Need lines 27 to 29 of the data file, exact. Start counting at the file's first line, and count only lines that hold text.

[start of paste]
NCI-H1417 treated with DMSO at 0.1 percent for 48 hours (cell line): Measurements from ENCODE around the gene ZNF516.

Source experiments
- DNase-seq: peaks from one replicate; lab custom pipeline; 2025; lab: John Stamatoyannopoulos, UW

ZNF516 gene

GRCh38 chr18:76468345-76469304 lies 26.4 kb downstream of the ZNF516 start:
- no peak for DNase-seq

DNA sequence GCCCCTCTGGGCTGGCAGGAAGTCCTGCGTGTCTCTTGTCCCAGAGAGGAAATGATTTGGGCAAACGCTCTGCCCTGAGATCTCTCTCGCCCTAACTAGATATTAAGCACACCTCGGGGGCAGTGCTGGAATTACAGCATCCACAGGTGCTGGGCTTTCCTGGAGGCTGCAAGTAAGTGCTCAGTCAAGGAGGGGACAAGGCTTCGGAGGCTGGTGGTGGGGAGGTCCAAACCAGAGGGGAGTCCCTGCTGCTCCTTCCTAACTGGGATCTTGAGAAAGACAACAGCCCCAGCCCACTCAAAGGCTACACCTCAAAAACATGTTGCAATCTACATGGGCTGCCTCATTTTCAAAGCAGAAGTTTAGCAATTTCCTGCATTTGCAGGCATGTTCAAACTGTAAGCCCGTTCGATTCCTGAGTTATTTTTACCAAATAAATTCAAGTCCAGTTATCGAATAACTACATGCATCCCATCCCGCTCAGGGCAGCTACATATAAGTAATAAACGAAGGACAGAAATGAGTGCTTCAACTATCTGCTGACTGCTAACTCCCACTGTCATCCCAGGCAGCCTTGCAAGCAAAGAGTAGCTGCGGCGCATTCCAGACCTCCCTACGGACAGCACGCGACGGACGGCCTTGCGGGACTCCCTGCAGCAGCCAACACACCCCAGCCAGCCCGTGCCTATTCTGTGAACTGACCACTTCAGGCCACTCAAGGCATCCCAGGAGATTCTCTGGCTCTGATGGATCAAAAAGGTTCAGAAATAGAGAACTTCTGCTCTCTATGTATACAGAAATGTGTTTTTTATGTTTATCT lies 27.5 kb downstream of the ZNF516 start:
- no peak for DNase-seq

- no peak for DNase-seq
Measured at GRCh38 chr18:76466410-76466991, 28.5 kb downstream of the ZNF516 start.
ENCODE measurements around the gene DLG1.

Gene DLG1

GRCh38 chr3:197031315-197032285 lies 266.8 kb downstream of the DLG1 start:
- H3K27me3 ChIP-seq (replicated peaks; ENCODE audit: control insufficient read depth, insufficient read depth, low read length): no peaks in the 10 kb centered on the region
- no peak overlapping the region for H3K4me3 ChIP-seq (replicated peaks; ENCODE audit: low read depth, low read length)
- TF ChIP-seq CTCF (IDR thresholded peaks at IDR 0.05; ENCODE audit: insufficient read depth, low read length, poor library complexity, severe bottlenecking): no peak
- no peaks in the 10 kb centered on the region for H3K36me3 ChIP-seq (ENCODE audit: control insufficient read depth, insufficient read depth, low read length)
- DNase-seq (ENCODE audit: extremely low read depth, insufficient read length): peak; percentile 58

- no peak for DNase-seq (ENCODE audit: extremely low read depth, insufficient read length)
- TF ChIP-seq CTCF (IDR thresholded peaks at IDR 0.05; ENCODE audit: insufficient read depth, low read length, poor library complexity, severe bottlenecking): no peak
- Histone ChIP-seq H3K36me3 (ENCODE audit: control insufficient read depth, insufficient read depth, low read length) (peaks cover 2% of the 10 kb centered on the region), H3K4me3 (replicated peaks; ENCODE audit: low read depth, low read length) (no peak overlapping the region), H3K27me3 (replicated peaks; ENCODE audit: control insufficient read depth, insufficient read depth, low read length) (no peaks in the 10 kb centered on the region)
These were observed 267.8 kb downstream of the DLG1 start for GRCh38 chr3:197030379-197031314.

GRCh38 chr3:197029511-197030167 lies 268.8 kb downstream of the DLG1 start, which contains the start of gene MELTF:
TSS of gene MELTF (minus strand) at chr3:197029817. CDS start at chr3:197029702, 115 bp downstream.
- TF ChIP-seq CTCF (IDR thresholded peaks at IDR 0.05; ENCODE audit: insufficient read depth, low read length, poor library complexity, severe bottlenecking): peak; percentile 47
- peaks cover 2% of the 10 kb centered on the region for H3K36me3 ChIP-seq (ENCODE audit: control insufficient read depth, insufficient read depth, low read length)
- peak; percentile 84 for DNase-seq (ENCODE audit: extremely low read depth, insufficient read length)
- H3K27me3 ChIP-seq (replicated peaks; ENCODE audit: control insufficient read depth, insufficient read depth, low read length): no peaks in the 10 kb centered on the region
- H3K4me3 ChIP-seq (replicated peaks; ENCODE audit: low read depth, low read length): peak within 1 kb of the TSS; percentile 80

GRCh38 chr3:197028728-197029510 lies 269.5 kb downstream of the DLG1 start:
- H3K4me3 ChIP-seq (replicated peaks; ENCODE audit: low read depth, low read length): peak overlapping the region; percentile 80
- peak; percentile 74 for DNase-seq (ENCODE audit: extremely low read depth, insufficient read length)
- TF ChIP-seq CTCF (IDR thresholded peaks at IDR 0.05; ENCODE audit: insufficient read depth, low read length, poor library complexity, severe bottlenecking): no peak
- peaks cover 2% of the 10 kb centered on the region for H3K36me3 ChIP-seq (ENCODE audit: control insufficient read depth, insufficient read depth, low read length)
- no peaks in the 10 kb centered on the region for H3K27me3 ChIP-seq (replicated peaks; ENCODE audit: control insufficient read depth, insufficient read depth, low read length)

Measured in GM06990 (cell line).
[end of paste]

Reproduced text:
- peak; percentile 84 for DNase-seq (ENCODE audit: extremely low read depth, insufficient read length)
- H3K27me3 ChIP-seq (replicated peaks; ENCODE audit: control insufficient read depth, insufficient read depth, low read length): no peaks in the 10 kb centered on the region
- H3K4me3 ChIP-seq (replicated peaks; ENCODE audit: low read depth, low read length): peak within 1 kb of the TSS; percentile 80